What are the top three challenges pastors are facing as they seek to fulfill the
We addressed leadership in our July newsletter, the people in the pews (the congregation) in the August newsletter. Now we are to the third part of the survey results and that is finances.
Once again we have merely listed the words straight from the ministry leaders on the “front lines” and have left you to ponder and pray over them. Do you see your situation in any of the responses?
I have broken finances into three parts, the effect on:
Facilities Effectiveness Staff
Today economic conditions cause people not to pay tithes. This causes a hold back on building
Do not have a realistic understanding of cost. They are being given false costs from deacons and members who have not been involved in current construction, as well as having only residential experience
Currently as a self-supported church plant, we aren’t able to get beyond fulfilling current needs. Not able to save towards future.
We cannot afford to purchase a permanent place of residence that would open up multiple ministry opportunities for us.
A pastor needs to make sure that a project is not just his baby. He may see the need to build to accommodate growth or to spark growth, but his vision needs to be systematically shared with everyone so that it becomes their vision, too.
Soliciting the support of the members for spending the money. Many smaller churches have a tougher time with this than the larger ones, but it’s always a large hurdle to clear for any church. This means cultivating a pro-growth mindset within the existing membership if one does not already exist.
I have surmised that the large churches are large because they already have a pro-growth mindset. For many smaller churches, changing the prevailing mindset is difficult, but it’s a barrier they have to break through to begin growing. The best way to do this is by sharing the vision.
Resources- Due to the pitiful giving of most churches, the cash flow has been reduced to a dribble. You have heard it said that the love of money is the root of all evil. Well . . . you and I both know that the lack of money can be the great prohibitor. Jerry Falwell once said “little money equals little ministry and big money equals big ministry”.
All of the following has led to funding struggles for many churches. – Deterioration of family unit, modern entertainment culture, loss of traditional Christian values.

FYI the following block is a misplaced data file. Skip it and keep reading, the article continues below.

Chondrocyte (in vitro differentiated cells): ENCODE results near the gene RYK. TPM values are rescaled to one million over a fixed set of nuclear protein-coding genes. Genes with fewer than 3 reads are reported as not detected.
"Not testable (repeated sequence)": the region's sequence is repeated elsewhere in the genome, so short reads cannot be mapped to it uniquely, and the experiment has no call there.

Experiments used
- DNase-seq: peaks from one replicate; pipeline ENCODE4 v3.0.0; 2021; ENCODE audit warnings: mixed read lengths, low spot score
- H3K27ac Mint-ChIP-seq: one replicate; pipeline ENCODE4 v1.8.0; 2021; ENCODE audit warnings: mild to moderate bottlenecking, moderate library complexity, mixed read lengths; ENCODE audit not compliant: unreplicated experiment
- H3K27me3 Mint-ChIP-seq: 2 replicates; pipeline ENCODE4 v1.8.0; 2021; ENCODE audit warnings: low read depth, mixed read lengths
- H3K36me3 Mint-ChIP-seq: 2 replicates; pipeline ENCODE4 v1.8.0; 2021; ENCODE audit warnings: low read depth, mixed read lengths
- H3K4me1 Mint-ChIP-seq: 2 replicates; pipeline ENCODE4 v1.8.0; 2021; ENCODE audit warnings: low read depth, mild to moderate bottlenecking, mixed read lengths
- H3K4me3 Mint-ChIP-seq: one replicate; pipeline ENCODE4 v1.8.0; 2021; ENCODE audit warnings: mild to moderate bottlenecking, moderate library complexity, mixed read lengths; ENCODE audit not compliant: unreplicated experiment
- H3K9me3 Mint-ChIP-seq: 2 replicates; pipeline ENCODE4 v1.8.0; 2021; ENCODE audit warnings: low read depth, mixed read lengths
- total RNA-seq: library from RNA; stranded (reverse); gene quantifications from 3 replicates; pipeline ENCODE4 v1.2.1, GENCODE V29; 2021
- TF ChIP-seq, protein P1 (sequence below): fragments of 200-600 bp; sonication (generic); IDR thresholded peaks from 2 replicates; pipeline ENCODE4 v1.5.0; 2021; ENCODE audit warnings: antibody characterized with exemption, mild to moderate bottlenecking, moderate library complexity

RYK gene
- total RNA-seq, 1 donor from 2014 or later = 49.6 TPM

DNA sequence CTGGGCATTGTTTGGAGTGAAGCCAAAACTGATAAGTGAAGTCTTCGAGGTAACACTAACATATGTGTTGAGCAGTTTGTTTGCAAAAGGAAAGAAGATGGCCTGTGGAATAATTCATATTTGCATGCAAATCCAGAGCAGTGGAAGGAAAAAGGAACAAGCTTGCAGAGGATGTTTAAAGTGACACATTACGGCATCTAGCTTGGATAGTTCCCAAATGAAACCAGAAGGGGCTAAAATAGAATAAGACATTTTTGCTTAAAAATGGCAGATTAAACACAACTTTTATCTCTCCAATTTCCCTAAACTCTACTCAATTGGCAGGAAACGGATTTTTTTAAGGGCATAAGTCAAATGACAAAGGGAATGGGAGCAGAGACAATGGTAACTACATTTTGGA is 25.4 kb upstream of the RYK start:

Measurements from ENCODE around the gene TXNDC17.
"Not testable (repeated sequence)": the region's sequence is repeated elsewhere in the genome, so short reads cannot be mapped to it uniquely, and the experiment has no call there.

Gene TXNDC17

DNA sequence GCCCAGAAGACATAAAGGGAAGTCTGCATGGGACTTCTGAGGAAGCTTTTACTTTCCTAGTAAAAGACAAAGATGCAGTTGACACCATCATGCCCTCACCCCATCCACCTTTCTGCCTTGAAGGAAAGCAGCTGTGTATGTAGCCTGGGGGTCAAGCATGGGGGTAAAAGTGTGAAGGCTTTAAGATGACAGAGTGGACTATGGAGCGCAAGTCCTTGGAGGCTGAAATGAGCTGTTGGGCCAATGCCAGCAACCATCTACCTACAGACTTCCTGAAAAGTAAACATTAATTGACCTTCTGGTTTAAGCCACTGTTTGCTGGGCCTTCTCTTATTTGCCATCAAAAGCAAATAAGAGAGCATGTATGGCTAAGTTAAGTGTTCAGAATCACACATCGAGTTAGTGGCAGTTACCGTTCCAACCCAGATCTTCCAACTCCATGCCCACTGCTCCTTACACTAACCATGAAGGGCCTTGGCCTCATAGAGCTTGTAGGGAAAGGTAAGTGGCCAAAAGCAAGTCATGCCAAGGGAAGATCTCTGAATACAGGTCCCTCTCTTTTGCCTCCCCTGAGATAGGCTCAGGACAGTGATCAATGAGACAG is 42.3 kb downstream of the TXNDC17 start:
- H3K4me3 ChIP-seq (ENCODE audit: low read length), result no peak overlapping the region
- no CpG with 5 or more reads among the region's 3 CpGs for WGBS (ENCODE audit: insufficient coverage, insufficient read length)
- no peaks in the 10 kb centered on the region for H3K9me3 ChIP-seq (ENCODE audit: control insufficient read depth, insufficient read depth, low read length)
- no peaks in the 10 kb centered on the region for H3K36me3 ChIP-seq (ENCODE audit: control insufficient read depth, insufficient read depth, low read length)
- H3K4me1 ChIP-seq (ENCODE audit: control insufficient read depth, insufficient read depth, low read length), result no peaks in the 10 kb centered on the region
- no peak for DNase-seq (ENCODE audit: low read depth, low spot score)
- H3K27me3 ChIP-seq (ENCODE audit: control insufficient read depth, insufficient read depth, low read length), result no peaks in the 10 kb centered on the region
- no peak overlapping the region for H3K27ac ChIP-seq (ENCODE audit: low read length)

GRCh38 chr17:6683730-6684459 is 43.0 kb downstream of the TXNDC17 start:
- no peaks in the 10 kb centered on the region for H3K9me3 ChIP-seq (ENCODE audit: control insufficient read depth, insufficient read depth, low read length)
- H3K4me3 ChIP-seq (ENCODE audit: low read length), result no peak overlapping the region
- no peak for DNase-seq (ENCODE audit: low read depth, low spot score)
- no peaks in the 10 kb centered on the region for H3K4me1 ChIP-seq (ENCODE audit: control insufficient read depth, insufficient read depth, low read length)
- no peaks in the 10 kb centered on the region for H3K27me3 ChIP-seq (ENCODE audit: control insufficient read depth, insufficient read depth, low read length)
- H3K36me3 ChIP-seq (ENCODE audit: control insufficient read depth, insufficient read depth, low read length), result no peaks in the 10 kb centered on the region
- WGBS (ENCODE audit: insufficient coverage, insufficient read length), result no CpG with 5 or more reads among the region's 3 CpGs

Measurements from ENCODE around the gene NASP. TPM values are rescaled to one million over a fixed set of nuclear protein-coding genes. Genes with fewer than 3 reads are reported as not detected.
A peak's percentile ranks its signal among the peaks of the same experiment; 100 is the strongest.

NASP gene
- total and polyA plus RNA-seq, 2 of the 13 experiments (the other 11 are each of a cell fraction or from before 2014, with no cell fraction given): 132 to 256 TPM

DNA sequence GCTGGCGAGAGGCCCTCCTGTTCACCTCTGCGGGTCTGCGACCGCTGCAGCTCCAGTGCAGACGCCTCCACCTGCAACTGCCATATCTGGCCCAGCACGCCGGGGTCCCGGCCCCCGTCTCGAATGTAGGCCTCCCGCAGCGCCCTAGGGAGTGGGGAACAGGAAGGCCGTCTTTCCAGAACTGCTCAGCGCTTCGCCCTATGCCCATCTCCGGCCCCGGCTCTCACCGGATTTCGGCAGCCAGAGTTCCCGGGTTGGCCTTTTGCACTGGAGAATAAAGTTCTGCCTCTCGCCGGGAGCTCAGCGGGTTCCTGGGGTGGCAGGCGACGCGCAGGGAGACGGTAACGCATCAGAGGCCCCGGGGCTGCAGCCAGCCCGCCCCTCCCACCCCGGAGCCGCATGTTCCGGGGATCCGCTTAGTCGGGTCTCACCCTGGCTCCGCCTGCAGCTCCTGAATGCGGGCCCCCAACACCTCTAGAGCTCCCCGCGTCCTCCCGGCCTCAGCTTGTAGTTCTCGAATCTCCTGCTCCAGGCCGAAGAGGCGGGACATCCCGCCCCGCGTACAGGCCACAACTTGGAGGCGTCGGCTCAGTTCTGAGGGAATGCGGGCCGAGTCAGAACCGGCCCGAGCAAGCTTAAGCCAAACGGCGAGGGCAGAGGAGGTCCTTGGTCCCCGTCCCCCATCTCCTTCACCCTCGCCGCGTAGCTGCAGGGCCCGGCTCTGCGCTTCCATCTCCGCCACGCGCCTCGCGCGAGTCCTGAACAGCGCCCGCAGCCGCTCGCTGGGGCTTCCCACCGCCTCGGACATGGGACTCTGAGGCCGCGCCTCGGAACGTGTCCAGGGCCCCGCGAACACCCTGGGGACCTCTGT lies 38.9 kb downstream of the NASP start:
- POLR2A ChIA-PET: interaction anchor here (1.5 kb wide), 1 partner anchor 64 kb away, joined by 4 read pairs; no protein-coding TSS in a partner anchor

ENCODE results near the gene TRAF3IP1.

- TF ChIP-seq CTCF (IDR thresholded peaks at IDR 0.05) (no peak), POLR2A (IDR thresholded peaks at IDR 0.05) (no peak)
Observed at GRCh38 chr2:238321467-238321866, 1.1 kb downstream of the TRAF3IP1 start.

Fiscal health…giving is not well-stressed nor appreciated for it’s relationship to spiritual health.
Churches lack potency because they are not rich toward God.
And last, but surely not least, the lack of finances greatly hinders our ministry efforts. It would be amazing what we could accomplish if we have money to dedicate to ministry causes.
Finances (or should I say lack thereof?) – the lack of adequate funding hurts us in most every way.
We cannot pay staff who could, if compensated generously, dedicate their time to full-time ministry. As it stands, we are all divided with our time.
I would also like to add that the lack of human resources also plays a big roll as well. In most churches 10-20% do all the work . . . well, where are the other 80-90% of the people.
Maintaining consistent support and financial backing/ tithing.
Well, there you have it. I pray that seeing written in black and white what other ministry leaders are struggling with will cause you to stop and take an honest look at where you are as well. If we don’t discover what is keeping us from being faithful to the command God has given us souls are going to be lost for all eternity and we are going to be held accountable. The cause is too great to ignore the problems! Please join me in praying .
If you would like the complete compilation of all the responses email me at [email protected] I would also like to hear what you see as your top challenges. We are coaching leaders from many varied locations and situations and could use your input.